For most Northwestern students, the Old Factory is a cozy, off-campus spot with the ability to make mountains of homework seem manageable through warm coffee and friendly fellowship. Owner Steve Mahr, however, hopes that The Old Factory can offer a different kind of experience for community members.
Last year was the first time Old Factory hosted the Community Conversation series, focusing on racial tension in the United States. Following the instances of police brutality, rioting and the rise of the Black Lives Matter movement, the conversations addressed a growing anxiety about the state of race relations in the country.
“The hope and goal of the community conversations was to begin the process of hearing one another,” Mahr said. “Why is our relationship broken? How can I love you as my neighbor better? What do you need from this community to feel safe and welcomed. When we began asking these questions, tensions certainly began to rise, but honesty and vulnerability also gave birth to relationships.”
With this year’s series, Mahr hopes to achieve a similar outcome. Focusing on Islam and Muslims, the conversations this year deal with a similarly controversial and timely topic. The aim is to initiate a conversation that sets aside biases and creates a real understanding.
“Our hope is that by increasing knowledge we are able to decrease fear and increase the opportunities to develop real and meaningful relationships with our Muslim neighbors,” Mahr said.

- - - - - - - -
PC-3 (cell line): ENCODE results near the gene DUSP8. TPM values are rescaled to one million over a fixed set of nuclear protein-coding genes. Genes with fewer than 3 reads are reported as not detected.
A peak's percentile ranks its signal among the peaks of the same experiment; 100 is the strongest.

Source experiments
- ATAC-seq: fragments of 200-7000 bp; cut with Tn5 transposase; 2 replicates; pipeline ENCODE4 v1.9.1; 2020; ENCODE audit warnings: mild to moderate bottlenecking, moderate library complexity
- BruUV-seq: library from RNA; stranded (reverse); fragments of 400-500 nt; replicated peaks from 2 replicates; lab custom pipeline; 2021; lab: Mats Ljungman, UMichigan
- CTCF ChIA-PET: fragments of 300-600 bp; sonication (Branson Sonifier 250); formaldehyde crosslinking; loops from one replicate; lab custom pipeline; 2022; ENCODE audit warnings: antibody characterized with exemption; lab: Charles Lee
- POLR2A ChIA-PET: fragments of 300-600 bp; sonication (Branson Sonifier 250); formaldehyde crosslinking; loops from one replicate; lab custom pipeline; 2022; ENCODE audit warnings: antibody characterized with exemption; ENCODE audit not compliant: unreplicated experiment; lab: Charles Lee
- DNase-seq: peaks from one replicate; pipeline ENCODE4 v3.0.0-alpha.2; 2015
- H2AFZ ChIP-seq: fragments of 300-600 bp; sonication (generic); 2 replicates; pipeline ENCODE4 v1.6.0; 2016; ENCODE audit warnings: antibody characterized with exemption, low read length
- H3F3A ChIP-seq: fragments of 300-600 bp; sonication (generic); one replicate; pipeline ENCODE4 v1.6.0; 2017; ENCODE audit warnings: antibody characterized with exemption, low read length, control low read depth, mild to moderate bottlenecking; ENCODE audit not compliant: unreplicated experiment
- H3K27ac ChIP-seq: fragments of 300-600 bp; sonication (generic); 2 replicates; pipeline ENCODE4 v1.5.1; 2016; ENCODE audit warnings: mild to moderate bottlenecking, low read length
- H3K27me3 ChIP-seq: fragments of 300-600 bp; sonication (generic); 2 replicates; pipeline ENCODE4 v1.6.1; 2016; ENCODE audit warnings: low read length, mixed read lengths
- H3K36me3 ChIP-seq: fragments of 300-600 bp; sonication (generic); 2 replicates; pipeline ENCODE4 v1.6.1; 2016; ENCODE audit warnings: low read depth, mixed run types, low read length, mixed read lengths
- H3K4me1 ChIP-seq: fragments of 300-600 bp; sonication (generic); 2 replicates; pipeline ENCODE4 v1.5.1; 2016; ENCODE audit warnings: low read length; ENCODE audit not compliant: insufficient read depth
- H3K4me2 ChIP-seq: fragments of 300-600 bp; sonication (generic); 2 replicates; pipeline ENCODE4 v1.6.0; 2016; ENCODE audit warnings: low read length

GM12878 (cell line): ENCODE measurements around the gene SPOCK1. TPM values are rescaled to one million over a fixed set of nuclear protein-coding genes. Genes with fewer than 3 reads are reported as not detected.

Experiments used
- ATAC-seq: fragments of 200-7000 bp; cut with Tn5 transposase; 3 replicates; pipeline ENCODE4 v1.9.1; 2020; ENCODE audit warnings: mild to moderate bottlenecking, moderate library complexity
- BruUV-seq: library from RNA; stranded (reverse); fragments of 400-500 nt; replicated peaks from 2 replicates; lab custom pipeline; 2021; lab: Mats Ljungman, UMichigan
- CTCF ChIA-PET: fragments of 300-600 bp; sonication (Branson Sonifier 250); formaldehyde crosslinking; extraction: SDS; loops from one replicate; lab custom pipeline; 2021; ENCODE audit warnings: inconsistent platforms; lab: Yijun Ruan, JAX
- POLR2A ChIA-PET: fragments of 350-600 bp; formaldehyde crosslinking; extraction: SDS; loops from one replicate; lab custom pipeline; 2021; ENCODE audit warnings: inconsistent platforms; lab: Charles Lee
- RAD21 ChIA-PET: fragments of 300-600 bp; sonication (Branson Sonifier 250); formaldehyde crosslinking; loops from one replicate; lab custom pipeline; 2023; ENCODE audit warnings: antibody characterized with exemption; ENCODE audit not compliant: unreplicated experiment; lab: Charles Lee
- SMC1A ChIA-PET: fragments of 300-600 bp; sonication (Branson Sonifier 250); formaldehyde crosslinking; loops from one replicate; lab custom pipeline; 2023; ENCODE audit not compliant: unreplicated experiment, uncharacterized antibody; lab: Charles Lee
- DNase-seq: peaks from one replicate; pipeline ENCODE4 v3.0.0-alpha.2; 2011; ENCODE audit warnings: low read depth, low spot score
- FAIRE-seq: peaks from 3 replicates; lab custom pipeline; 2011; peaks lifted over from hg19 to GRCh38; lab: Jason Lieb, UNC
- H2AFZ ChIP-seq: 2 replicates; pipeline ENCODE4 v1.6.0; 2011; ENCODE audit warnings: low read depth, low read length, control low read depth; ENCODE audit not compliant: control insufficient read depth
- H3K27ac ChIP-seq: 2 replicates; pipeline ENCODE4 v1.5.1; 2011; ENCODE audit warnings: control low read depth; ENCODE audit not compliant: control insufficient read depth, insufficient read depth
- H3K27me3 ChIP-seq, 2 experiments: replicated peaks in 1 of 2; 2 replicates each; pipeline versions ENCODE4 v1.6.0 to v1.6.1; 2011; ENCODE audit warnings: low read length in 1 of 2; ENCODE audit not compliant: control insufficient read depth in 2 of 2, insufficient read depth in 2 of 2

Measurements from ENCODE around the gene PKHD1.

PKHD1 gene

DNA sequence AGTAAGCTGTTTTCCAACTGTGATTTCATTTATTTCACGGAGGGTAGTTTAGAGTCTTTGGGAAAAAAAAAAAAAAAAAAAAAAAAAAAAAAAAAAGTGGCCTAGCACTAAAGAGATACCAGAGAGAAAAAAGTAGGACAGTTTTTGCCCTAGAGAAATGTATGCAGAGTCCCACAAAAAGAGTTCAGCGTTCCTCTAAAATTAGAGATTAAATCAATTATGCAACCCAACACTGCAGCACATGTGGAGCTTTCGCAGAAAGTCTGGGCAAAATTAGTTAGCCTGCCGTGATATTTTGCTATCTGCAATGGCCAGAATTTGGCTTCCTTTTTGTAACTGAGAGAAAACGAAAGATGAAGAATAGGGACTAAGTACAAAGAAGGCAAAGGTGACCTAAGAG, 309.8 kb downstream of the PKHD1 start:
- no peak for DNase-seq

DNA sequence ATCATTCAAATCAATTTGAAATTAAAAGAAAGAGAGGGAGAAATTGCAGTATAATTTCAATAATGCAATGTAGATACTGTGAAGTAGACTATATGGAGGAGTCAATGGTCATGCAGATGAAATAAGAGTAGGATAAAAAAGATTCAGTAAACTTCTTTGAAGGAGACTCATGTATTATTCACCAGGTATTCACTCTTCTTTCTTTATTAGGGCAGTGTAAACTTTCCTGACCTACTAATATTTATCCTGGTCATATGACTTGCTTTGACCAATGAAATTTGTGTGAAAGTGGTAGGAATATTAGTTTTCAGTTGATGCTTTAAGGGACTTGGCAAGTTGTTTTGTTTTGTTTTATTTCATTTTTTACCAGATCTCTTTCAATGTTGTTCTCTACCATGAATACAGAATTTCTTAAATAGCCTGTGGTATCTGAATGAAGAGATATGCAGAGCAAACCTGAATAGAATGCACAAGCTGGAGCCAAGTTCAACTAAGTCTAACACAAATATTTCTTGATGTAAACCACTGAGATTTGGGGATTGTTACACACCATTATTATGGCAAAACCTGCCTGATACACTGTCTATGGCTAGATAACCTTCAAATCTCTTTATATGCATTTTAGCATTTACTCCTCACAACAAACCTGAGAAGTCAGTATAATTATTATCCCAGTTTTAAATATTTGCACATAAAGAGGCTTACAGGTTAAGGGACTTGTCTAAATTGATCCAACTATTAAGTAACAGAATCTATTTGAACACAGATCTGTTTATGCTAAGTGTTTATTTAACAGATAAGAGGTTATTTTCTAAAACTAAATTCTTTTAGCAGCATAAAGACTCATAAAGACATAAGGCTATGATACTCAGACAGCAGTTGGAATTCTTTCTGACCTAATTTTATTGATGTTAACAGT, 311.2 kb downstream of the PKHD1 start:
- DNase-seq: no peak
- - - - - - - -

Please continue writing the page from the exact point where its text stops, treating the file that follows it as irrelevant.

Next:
Though these events are for the whole community, Northwestern students are still encouraged to attend. The conversations have helped Mahr understand the community he is in a little more, and he encourages NW students to think about doing the same.
“After I graduated I realized that I existed within the context of a specific community that I didn’t really know or understand,” Mahr said. “I believe these conversations give us all an opportunity to engage one another—even when we disagree—and lay the groundwork for finding common ground.”
Community Conversations take place every second and fourth Monday of the month at 8:00 p.m. Though every series looks different, this year’s will typically consist of a 30-minute talk by someone with an in-depth knowledge of Islam, followed by an hour of questions and discussion.
Dr. John Hubers, NW professor of religion, will play a main role in some of the discussions alongside some people of the Muslim faith. Mahr has high hopes for the series, though he recognizes the challenges.
“When we learn more, we are able to identify misleading or harmful comments and behaviors,” Mahr said. “Perhaps then we will step in and advocate for our neighbors and take action to expel those misconceptions and fears from our local community and the community at large. It’s a big task, but I think it has to start locally.”
The next Community Conversation will take place on Monday, September 27 at 8:00 p.m.